It gets to the point of cliché to observe this, but through every new election cycle I've tried to stay awake for, it's that much more obvious that we're meant to judge our candidates by some kind of cultural shorthand more than by their positions and views, or the historical evidence they present for pursuing them. [Would we have a beer with this guy is the dumb shorthand, but it's not like I'm a special flower, above all this. For me, I found that George Bush's dumbfuck fake cowboy routine made my teeth grind, but I was occasionally susceptible to more mature poses, such as Al Gore's or Barack Obama's ability to patiently speak in complete sentences containing polysyllabic words. It's not less an act, it's just one that is meant to appeal to knowledge-worker tools such as myself.] Expectations are justifiably low. The human concerns that most desperately require collective action (such as looming environmental crises, resource management plans, egregious class inequality, and the well-being of the non-elect) require a serious disruption of the existing power structure to achieve, and I have a cynic's faith that that it won't be achieved using that structure. Which isn't to say that any of these guys, when elected, won't turn that machine toward making things actively worse for the species. That cynic in me expects new and expanded wars as a matter of course, but the boundaries of the in-group, who is included and who isn't, is given as a sort of wildcard, and that's the place where our votes may actually help. I don't think the dominant ideologies will push any other big issue forward much, but if some of our would-be leaders really believe in turning back the clock on equality, then that's all too feasible.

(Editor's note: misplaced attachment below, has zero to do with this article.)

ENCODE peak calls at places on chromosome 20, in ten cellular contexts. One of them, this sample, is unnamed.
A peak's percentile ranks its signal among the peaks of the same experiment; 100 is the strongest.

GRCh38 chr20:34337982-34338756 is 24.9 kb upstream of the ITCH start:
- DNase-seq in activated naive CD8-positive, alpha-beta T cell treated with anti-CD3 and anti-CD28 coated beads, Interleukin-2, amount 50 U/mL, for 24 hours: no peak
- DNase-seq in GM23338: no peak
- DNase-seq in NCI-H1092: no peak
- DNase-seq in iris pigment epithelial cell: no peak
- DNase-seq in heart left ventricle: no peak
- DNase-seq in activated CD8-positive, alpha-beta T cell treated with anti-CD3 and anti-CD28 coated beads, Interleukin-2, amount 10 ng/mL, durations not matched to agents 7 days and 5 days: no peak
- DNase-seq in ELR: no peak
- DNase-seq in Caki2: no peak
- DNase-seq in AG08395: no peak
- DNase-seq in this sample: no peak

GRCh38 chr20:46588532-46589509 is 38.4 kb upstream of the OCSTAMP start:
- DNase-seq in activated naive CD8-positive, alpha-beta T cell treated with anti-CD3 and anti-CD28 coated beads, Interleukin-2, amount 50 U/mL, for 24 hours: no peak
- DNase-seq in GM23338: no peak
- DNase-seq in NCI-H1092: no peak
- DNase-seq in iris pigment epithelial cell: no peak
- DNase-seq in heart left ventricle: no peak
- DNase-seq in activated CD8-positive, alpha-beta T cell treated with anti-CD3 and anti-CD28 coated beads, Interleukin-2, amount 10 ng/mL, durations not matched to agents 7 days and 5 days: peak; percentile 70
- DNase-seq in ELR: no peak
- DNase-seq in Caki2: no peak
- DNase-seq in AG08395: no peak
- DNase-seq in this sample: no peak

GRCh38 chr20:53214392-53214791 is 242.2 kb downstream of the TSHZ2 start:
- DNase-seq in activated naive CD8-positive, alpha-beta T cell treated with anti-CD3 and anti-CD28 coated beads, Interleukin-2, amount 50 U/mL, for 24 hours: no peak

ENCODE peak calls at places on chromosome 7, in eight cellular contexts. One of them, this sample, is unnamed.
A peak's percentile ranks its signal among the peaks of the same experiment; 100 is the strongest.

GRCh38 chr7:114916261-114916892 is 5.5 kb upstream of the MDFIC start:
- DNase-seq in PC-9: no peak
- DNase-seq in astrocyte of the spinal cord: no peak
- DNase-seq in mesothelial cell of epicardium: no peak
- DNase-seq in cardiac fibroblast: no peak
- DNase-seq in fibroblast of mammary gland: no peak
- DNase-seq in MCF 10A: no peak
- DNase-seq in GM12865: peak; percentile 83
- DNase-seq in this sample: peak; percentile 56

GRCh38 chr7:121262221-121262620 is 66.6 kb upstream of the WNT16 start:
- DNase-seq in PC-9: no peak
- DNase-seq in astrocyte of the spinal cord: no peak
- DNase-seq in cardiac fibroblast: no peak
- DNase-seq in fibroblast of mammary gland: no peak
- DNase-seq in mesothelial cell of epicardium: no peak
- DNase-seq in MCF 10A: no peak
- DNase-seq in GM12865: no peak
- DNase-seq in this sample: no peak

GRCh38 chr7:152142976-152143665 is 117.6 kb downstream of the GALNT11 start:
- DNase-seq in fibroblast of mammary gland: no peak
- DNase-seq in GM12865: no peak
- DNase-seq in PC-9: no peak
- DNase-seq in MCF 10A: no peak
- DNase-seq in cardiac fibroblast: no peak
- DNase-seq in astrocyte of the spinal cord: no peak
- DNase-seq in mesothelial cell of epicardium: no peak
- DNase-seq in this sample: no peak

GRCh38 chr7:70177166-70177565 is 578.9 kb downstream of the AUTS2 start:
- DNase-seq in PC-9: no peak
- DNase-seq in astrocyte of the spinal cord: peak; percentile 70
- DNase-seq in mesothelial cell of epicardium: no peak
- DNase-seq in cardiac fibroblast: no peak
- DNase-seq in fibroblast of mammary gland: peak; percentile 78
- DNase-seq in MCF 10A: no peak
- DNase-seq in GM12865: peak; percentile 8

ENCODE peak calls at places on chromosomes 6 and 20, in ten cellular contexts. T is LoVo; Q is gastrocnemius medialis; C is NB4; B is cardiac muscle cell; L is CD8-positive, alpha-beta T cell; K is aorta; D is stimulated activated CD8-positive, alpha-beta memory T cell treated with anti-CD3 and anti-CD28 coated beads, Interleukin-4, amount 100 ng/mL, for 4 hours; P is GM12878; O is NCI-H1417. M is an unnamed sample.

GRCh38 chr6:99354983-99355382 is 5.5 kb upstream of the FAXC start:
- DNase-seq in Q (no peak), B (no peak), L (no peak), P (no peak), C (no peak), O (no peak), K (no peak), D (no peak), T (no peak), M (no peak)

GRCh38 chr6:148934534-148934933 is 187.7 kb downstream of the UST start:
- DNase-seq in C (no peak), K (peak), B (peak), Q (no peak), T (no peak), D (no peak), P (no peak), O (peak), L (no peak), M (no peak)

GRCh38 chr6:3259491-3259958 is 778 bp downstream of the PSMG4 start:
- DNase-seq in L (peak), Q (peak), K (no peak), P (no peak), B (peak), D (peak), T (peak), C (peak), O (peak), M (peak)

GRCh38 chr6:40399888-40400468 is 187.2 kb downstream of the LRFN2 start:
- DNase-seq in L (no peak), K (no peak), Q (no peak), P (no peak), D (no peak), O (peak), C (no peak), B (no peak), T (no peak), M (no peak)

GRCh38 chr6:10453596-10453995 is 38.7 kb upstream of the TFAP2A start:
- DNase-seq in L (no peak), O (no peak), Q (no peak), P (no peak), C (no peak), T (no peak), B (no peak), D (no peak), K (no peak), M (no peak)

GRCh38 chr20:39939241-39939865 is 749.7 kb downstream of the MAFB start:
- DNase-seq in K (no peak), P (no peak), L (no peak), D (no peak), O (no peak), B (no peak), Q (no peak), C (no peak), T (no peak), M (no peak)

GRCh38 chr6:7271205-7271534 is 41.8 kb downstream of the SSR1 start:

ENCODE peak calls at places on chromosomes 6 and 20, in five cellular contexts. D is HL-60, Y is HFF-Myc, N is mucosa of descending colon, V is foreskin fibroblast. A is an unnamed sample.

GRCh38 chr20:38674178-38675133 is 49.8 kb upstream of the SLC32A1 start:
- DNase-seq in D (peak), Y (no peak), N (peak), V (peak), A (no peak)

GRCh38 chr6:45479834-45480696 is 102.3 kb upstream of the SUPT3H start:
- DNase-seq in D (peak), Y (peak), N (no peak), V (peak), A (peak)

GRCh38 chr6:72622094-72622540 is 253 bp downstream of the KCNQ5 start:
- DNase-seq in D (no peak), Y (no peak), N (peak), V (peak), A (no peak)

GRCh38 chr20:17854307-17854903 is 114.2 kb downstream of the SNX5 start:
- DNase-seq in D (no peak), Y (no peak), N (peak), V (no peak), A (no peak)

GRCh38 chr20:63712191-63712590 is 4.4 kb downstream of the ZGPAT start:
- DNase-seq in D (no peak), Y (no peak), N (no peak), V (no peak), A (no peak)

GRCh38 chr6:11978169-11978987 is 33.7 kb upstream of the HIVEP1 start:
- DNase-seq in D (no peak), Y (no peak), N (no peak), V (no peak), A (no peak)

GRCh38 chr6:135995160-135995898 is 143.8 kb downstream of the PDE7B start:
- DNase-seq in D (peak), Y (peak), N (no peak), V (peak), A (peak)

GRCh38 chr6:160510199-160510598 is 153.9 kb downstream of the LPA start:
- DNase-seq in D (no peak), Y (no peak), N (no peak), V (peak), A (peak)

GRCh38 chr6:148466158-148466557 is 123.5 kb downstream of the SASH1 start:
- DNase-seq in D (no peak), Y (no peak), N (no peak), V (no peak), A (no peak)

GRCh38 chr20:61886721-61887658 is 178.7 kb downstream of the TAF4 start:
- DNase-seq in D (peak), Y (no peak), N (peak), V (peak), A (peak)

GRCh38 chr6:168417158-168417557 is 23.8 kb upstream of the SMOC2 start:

Which brings us to Rick Santorum. There is much about that vindictive cracker that seriously bugs me, but I can't tell if he's only offering cues to a tribe that's not mine, or if he does in fact contain an extra level of evil in his tortured soul. It's not like he lacks for insincerity, and the anti-intellectualism isn't exactly unusual from what you get from team Republican, but when it comes to religious types with a taste for power, it can be hard to tell where the scam ends and the conviction begins. In the puckered little sphincter of Rick Santorum's mind, any belief is automatically justified because he sees himself as a godly sort. Last week's soundbite about the theology of radical environmentalism ("not real theology" says Rick) gets me to the core, as if any kind of theology should dictate environmental policy. Mixing religion and politics buys a super-secret mystical threat to underline every statement and action he may pursue: if you don't support this guy, if you believe anything other than what he says, then you don't just disagree with him, you sin. When it comes to Santorum, the froth doesn't even stop at vague righteousness. He's doubled down on the usual evangelical language, named names, called out God and the Adversary to perch on his shoulders and look down at you. Maybe it's the natural progression of all this "under god" shuck and jive, the crumbling wall between church and state has let through a refutation-proof justification for anything and everything when someone professes loudly enough that they have the big bearded dude on their side. Scary to consider Santorum a would-be theocrat.